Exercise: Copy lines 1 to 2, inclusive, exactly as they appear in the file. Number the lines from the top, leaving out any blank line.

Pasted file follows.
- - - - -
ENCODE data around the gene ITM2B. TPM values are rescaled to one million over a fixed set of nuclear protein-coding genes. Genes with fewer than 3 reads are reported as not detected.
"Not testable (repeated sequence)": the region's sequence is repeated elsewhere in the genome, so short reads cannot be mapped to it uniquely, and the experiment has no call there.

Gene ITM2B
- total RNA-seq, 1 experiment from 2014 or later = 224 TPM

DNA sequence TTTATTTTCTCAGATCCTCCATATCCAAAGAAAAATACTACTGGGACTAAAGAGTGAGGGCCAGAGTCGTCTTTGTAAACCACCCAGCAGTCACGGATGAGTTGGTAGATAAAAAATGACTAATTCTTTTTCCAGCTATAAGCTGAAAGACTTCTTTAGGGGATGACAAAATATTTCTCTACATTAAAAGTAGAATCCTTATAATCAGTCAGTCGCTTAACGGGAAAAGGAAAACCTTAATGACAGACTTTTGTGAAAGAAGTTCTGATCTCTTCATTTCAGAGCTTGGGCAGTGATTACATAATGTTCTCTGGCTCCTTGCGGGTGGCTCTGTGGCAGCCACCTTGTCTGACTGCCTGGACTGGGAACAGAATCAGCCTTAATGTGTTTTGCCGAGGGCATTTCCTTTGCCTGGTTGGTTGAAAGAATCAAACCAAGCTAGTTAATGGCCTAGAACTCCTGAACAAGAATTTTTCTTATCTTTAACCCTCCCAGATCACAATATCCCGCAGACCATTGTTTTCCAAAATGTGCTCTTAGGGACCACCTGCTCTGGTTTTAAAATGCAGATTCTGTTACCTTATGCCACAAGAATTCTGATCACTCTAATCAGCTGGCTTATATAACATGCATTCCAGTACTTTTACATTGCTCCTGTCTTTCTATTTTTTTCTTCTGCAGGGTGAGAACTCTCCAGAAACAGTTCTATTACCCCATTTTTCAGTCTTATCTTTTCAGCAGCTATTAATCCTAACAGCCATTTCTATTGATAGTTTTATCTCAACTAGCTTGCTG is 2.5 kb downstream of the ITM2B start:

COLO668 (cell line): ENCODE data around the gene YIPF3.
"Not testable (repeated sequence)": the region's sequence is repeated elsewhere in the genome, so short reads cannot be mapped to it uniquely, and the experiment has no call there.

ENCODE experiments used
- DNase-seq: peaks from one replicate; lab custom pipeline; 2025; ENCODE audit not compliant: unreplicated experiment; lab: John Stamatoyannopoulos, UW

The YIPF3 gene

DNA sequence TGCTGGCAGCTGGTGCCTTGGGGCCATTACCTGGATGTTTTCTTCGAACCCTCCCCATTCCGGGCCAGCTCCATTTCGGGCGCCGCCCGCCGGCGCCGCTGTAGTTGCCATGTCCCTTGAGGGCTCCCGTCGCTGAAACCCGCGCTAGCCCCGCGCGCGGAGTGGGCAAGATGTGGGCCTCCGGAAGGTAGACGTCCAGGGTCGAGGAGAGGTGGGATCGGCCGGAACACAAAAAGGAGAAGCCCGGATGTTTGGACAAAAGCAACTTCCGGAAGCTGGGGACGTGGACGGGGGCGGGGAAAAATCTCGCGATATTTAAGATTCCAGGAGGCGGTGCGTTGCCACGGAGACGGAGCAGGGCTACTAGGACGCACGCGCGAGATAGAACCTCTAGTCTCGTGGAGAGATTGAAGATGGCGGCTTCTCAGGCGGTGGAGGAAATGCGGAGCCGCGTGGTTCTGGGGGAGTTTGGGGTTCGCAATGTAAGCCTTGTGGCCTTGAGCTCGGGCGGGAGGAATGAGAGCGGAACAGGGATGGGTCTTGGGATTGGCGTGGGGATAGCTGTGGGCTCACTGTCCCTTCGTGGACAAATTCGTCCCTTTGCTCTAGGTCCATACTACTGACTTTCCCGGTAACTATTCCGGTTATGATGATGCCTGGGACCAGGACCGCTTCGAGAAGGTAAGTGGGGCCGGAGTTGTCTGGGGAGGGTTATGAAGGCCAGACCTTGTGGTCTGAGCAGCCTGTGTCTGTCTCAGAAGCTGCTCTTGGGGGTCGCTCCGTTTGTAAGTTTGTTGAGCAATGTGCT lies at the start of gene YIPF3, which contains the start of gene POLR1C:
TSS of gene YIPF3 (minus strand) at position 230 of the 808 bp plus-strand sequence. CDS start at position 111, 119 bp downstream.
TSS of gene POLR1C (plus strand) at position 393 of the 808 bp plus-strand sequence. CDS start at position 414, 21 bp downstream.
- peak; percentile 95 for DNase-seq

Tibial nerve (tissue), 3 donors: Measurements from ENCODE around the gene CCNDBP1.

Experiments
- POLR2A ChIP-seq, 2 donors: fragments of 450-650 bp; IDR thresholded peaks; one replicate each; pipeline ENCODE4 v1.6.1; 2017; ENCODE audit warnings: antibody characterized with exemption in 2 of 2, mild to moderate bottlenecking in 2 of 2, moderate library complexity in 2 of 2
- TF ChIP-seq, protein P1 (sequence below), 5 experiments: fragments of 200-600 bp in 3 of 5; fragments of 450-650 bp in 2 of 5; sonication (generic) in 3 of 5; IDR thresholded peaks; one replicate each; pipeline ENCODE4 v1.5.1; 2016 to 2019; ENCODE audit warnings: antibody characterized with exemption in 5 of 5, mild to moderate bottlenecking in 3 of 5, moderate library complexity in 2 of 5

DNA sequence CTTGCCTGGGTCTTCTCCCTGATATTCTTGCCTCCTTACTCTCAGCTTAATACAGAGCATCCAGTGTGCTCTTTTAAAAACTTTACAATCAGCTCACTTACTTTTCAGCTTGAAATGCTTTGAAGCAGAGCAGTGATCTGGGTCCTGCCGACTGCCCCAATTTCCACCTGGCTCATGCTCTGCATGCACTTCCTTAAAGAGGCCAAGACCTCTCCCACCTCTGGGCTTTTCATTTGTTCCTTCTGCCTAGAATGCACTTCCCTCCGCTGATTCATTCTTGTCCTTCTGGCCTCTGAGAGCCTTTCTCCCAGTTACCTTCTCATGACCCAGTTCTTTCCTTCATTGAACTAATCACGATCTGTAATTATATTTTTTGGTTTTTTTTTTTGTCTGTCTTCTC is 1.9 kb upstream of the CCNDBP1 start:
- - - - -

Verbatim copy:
ENCODE data around the gene ITM2B. TPM values are rescaled to one million over a fixed set of nuclear protein-coding genes. Genes with fewer than 3 reads are reported as not detected.
"Not testable (repeated sequence)": the region's sequence is repeated elsewhere in the genome, so short reads cannot be mapped to it uniquely, and the experiment has no call there.